Scarabs are large dung beetle from the eastern Mediterranean area. They were regarded as sacred in ancient Egypt. Scarab beetles roll up balls of dung which they use as a source of food. They became associated with the Egyptian cycle of rebirth and regeneration, as the god, Khepri, was believed to roll the sun across the sky each day, leading to a new day. The regeneration belief was because young beetles hatched from the dung balls, and it was thought that they were all males.
Carved scarabs were used for a variety of purposes. Sixth dynasty scarabs, approx. 2300-2100 BC, were buried with the dead. Later on, the carvings were used as seals or as part of a necklace. Scarabs are usually between 1/ inch to 1 inch in size but larger ones measuring between 2 to 5 inches long were known as heart scarabs and were laid across the heart of the dead. Commemorative scarabs, describing great events during a Pharaoh’s reign, were also produced.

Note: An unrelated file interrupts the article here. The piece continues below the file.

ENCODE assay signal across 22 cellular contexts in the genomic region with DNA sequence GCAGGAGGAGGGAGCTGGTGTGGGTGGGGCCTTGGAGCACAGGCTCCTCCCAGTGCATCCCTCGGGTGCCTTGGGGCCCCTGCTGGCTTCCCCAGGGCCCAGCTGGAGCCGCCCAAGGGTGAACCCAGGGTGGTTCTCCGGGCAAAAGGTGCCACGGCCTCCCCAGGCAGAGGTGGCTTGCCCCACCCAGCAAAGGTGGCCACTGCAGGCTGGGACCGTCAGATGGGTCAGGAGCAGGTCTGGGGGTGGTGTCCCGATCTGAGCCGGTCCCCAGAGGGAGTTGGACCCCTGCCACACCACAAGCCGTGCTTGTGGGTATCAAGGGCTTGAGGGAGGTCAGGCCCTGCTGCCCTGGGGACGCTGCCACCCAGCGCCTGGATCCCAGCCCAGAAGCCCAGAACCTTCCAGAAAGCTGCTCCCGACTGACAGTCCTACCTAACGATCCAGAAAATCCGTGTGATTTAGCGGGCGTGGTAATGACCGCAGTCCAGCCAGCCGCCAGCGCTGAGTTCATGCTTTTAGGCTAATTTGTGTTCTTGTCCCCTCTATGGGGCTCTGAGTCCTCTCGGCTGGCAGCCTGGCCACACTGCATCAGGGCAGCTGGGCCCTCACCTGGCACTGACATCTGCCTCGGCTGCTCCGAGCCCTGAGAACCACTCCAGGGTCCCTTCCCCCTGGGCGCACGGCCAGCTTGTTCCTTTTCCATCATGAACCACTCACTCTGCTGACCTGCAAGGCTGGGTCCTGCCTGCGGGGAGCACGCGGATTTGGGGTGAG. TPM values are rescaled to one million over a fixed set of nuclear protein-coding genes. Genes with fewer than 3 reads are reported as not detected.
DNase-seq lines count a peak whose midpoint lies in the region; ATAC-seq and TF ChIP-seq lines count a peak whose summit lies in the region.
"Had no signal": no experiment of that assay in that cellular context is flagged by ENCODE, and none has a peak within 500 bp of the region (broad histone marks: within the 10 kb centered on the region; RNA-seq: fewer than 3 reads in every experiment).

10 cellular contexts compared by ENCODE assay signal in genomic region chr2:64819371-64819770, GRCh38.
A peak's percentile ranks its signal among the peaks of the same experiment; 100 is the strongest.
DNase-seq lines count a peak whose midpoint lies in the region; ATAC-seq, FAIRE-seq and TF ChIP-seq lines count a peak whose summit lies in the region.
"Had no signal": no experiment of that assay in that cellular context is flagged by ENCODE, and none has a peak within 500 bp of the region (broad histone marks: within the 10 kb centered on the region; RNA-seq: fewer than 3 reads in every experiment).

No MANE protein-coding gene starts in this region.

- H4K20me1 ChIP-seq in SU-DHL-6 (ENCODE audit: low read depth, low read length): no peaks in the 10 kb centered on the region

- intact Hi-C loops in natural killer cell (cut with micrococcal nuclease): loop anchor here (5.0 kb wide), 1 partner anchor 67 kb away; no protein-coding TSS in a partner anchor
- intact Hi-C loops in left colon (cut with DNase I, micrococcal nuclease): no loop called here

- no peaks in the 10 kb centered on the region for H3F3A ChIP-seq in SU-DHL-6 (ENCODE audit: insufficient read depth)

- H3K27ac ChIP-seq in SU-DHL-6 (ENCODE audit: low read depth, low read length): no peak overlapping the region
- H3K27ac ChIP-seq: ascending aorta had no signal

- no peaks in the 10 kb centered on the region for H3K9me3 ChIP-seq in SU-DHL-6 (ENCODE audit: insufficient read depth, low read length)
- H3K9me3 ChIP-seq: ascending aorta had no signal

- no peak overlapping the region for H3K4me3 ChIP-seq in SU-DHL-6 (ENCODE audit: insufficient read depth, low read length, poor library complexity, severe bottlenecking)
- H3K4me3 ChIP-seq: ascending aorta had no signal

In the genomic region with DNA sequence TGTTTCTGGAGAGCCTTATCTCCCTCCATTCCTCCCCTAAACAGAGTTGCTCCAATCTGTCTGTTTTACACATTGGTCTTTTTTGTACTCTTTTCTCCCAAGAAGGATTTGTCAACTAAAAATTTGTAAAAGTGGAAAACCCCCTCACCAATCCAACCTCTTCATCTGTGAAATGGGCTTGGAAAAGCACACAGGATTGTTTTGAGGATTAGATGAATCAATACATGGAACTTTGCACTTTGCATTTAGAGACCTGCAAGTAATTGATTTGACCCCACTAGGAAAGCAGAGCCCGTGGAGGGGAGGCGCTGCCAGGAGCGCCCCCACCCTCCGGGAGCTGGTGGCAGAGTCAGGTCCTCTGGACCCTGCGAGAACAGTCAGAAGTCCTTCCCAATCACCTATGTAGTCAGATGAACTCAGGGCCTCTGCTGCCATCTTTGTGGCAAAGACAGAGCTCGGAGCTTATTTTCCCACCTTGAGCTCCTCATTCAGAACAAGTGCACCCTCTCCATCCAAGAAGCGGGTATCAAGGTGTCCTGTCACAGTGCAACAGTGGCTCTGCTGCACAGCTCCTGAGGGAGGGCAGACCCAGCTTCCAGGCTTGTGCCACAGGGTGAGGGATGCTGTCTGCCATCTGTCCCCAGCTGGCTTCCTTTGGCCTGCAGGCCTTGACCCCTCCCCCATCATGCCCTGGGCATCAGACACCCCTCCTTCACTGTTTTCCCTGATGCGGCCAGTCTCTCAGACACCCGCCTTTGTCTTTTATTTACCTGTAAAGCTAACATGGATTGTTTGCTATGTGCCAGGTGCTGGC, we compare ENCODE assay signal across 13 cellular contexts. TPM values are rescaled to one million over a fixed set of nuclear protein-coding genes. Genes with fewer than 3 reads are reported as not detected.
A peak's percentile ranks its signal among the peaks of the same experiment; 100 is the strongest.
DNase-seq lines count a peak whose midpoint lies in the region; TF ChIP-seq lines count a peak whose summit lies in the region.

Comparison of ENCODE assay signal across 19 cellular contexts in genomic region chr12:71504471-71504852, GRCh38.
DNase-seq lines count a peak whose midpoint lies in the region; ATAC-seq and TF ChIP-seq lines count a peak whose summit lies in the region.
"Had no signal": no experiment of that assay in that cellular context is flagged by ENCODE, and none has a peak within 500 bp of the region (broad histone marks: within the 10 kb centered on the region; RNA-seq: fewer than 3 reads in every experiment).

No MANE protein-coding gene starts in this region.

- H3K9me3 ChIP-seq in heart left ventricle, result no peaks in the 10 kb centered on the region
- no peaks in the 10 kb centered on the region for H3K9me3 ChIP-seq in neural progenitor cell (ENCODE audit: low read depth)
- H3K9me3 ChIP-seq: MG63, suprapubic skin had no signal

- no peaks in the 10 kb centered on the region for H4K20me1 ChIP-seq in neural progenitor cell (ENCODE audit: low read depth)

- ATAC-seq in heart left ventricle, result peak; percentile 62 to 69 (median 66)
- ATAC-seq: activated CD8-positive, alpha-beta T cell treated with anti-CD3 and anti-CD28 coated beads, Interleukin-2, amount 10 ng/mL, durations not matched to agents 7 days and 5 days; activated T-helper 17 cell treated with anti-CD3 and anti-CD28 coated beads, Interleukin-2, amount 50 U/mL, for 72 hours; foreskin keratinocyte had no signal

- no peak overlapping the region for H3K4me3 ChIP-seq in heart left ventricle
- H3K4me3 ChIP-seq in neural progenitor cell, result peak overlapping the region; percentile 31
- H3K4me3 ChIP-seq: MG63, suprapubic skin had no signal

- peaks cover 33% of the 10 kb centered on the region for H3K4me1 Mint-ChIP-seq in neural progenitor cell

Representations of scarab beetles, carved from stone and glazed, usually blue of green, or moulded out of ceramic faience, were used as seals, rings, or amulets. The glazes often wore away, resulting in brown or beige colours. There were also some scarabs carved out of hardstones like amethyst, lapis lazuli and jasper. The carvings of the scarabs were fairly simplistic, usually showing a head, wing case and maybe legs. The bases were flat and inscribed with hieroglyphics.
You have to be an expert to recognise a genuine scarab as there are so many modern copies of them. If you want to understand more about scarabs, there are websites that identify fake scarabs and explain what makes them fake.
Scarabs appeared again the 19th and 20th centuries, following Napoleon’s campaign in Egypt in 1798 and the excavation of graves in Egypt. There was a jewellery revival, reproducing Egyptian jewellery, including scarab jewellery. Jewellers Robert Phillips, Castellini, Lalique and Cartier produced a range of archaeological revival pieces.
The scarabs in these pieces of jewellery were also made of faience, carved stone or hardstones. Some were created out of micro mosaic. However, the Victorians also began to wear jewellery containing actual beetles. Dried iridescent green beetles were imported from South America around the time of the opening of the Suez canal in 1869 and were incorporated into imitations of ancient Egyptian amulets and pendants containing scarabs. Using these beetles also satisfied the Victorians’ interest in natural history.